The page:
Hello Nerstrand Families,
It has certainly been a wild ride with all of the snow days over the last three weeks. I have never seen anything quite like it! Many people are wondering about possible snow make up days, and Nerstrand School will plan on following Faribault Schools lead on this. I will let you know as soon as we have that information.
Today in the building we are feeling the love of Valentine's Day. Many children bring Valentines before the 14th and passing them out is as exciting as getting them-maybe more so! This is one of those big days in the year of an elementary school where children are so pleased to be with friends and staff members showing their appreciation and caring for each other. It is wonderful to see!
I was able to attend the Wolf Ridge 5th grade trip this year for the first time. I wanted to share some of my observations about the benefits of the trip, the experiences students had, and this fits in well with the caring we see around Valentine's Day.
It was a challenging week because of the cold. I won't sugar coat it; the cold was brutal! However, our students were so positive and had a real "can do" attitude the entire week! All of the adults kept a close eye on children to make sure they were dressing appropriately, but the children were really responsible about their own dressing/preparation for the outdoors. And believe me, we were outdoors~everyday. Wolf Ridge did more preparation with the kids indoors then they would typically do, but we always followed our schedule. The one exception was Morgan's group during the ropes course. We had to come in early because it was so very cold. This was cut short for the adults that were stationed on the towers. Morgan, Kurt Klett and Robert Waddell were at stations for 2 hours or more while I brought small groups of children back and forth from a warm building to the coarse. Thank you to these three adults who put up with extreme cold to try to make sure every child that wanted to do the course got through. Unfortunately not every child was able to do that course that day because of the cold. However, that was the only event that got cut short during the week.
All of the activities were led by certified naturalists at Wolf Ridge and we were able to study/explore the following: ice fishing (yes, we did it! One group caught and released 12 fish), snowshoeing (I made an average of 20,000 steps on my fitbit every day!), animal tracking (we saw a deer and a lot of tracks), geocaching (my group ditched me because I couldn't get through the waist deep snow!), bird study (chickadees landing on everyone's hands and heads!), climbing the rock wall (I couldn't ), Ropes course (I could), team games (children had to work together to achieve their goal), winter survival (we all survived and a few groups built their own fire), making block prints, making paper, an assembly on birds of prey (compared a chicken named Mallorie with an owl and red tailed hawk), an assembly on moose (wow they are big and are in competition with deer for survival), met a porcupine named Thistle, had to learn to share a dorm room with many other people, helped serve food to others during KP duty, had fun on the bus and stopping at Toby's, and experienced a week of learning and exercise that few people ever get to do!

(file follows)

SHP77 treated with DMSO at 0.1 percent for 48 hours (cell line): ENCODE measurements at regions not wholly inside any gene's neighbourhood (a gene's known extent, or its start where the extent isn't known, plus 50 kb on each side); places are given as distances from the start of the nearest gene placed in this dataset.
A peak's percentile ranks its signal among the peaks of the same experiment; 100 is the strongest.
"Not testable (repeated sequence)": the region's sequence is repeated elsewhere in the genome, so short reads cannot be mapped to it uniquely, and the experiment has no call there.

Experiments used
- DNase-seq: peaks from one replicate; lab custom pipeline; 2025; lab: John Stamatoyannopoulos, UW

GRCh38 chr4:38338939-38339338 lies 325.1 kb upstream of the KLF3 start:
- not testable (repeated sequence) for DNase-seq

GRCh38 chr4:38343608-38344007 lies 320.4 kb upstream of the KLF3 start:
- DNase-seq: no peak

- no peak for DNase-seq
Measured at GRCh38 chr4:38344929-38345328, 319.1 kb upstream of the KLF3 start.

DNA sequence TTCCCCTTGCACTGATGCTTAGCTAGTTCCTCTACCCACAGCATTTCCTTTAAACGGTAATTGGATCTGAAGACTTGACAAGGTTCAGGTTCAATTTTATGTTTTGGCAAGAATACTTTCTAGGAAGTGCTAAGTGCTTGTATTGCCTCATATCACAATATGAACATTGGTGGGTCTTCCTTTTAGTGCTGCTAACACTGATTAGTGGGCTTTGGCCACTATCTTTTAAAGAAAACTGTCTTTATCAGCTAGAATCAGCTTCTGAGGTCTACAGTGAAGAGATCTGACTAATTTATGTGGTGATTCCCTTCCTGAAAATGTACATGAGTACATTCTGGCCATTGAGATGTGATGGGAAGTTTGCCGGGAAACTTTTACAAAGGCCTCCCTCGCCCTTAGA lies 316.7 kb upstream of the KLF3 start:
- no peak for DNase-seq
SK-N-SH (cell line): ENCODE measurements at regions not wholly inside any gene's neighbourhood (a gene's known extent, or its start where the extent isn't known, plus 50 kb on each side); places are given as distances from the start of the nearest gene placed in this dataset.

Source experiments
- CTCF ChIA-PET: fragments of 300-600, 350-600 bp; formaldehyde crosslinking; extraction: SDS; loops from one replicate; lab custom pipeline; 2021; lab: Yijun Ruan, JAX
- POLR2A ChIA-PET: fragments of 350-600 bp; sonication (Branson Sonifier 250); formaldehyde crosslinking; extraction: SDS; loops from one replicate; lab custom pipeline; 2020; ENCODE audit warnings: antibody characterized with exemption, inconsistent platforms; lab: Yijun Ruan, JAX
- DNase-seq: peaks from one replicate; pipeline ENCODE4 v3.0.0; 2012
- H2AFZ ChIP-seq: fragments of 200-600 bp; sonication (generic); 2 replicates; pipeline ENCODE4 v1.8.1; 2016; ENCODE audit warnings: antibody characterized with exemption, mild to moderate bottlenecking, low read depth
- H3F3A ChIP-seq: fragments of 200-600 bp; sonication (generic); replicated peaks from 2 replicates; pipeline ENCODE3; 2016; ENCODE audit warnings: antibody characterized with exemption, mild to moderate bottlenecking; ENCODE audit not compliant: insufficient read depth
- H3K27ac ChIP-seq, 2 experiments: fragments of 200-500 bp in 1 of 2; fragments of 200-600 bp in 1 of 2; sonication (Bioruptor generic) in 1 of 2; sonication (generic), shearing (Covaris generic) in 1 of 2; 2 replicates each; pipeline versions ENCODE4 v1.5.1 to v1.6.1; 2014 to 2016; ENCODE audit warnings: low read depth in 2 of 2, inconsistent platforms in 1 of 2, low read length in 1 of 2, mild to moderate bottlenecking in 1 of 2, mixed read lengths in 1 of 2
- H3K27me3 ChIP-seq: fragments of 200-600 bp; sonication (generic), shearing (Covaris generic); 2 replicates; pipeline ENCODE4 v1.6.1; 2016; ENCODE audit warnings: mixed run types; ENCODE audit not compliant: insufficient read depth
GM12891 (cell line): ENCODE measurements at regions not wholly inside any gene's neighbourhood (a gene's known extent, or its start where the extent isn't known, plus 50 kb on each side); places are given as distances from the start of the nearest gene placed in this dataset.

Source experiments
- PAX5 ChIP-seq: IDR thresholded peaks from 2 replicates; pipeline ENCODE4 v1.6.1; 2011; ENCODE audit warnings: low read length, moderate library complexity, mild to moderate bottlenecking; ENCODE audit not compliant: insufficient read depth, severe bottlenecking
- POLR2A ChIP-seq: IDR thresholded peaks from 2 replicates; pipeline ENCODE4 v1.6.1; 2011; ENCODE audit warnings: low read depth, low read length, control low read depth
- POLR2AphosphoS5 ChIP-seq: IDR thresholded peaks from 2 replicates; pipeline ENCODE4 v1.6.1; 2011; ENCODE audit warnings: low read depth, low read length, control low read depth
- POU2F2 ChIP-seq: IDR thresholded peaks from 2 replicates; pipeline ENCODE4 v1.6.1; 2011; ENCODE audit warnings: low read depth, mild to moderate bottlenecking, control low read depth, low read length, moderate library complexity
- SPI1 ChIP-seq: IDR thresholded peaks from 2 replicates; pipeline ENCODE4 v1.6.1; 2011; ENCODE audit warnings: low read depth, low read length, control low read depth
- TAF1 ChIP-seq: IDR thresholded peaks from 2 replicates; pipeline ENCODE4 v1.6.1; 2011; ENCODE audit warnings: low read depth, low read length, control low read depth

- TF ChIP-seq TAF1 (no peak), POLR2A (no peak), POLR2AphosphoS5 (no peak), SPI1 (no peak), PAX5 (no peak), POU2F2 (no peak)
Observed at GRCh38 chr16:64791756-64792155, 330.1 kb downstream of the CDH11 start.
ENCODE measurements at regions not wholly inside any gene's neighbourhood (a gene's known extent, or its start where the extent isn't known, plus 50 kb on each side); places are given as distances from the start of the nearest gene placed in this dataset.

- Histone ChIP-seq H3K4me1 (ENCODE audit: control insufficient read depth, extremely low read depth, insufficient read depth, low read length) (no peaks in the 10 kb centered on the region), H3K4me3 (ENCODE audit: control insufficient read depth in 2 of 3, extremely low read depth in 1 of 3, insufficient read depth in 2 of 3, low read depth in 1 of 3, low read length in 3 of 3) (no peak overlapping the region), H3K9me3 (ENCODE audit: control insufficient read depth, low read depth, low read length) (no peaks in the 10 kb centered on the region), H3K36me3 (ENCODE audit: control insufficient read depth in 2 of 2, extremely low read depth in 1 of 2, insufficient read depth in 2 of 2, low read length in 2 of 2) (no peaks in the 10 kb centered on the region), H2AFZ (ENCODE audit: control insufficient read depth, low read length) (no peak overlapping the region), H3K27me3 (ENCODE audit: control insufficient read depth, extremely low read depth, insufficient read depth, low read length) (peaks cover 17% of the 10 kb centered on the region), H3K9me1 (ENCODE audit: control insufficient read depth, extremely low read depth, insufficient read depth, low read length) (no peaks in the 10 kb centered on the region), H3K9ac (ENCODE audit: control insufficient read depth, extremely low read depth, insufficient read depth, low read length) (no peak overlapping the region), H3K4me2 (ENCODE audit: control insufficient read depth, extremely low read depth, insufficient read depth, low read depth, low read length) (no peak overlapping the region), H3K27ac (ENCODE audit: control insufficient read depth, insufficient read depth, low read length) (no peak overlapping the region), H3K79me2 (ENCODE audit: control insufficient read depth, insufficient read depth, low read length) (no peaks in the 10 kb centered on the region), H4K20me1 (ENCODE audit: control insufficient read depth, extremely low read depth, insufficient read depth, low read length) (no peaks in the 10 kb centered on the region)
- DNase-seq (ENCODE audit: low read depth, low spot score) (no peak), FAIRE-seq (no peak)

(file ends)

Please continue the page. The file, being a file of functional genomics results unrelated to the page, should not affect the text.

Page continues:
Those are the things I can tell you that we did that were obvious, but there were many intangible experiences that happened that I observed and made me proud of our children and our school. No I didn't climb the wall, but many others did and that surprised some of them. However, everyone supported each other's achievements; whatever they ended up being. To see children shine in a new and different setting it what this trip is about, as much as the science and environmental learning. Children that may not see themselves as very physically skilled were put in situations where they could see their abilities in a new light. Overcoming fear and challenging yourself is an important component to this week, and measuring your success by your own standards and not someone else's'. The other thing I observed that was so great, was how everyone cheered each other on and worked as a team. In the ropes course every child had a partner on the ground that was supporting them and helping them move to the next stage. I know that one part of the ropes course terrified me, but my ropes course buddy, Kaylie, got me through it. Without her help and the encouragement from Jenny Siegert, Dana Jans and Sherri Langfeldt I would have turned around on the swinging bridge and never made it through. Those moments are the ones I cherish when we see each other in our best light and believe in each other unconditionally.
This trip would not be possible without the commitment from our two Woodlands teachers, Andrew Lubinski and Morgan Welborn. It is an intense week for them, and yet they kept an eye on children always, and kept morale up the few times kids were feeling low. It also wouldn't be possible without our parent chaperones, who were fantastic. Thank you so much to Sherri Langfeldt (kept taking pictures of all the kids during the week), Jenny Siegert (also huge picture taker and overcame her fear on the ropes course), Dana Jans (did the ropes course backwards!), Robert Waddell (fire maker and lift of spirit!), Kurt Klett (overseeing all the kids, and doing everything to make their experience a great one!). Our school is so grateful to these parents for their help and commitment to this trip.
We'll be sending information to families of our upcoming 5th grade class about next year's trip. We will be looking for parent volunteers for that one too! Thank you to all of our families for your support of our school!